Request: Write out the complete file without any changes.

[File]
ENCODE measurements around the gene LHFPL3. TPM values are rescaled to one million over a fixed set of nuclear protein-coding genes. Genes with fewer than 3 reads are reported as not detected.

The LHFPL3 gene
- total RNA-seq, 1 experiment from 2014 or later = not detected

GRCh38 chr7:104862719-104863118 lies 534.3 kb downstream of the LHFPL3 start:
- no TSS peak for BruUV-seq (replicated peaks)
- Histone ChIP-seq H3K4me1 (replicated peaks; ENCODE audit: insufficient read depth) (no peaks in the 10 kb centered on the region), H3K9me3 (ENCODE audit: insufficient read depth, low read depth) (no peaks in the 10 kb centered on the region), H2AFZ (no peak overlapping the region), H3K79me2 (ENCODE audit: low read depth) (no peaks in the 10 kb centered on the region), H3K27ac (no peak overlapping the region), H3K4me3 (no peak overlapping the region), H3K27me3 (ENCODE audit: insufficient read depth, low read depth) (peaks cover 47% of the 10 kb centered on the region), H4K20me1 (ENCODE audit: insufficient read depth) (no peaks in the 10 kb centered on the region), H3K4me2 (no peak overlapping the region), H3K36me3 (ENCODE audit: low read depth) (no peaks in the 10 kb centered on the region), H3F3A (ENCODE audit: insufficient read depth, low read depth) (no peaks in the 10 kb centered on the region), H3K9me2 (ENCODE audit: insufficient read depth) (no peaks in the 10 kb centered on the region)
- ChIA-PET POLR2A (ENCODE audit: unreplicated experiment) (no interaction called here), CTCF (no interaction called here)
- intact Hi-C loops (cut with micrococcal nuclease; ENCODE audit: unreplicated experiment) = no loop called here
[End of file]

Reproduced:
ENCODE measurements around the gene LHFPL3. TPM values are rescaled to one million over a fixed set of nuclear protein-coding genes. Genes with fewer than 3 reads are reported as not detected.

The LHFPL3 gene
- total RNA-seq, 1 experiment from 2014 or later = not detected

GRCh38 chr7:104862719-104863118 lies 534.3 kb downstream of the LHFPL3 start:
- no TSS peak for BruUV-seq (replicated peaks)
- Histone ChIP-seq H3K4me1 (replicated peaks; ENCODE audit: insufficient read depth) (no peaks in the 10 kb centered on the region), H3K9me3 (ENCODE audit: insufficient read depth, low read depth) (no peaks in the 10 kb centered on the region), H2AFZ (no peak overlapping the region), H3K79me2 (ENCODE audit: low read depth) (no peaks in the 10 kb centered on the region), H3K27ac (no peak overlapping the region), H3K4me3 (no peak overlapping the region), H3K27me3 (ENCODE audit: insufficient read depth, low read depth) (peaks cover 47% of the 10 kb centered on the region), H4K20me1 (ENCODE audit: insufficient read depth) (no peaks in the 10 kb centered on the region), H3K4me2 (no peak overlapping the region), H3K36me3 (ENCODE audit: low read depth) (no peaks in the 10 kb centered on the region), H3F3A (ENCODE audit: insufficient read depth, low read depth) (no peaks in the 10 kb centered on the region), H3K9me2 (ENCODE audit: insufficient read depth) (no peaks in the 10 kb centered on the region)
- ChIA-PET POLR2A (ENCODE audit: unreplicated experiment) (no interaction called here), CTCF (no interaction called here)
- intact Hi-C loops (cut with micrococcal nuclease; ENCODE audit: unreplicated experiment) = no loop called here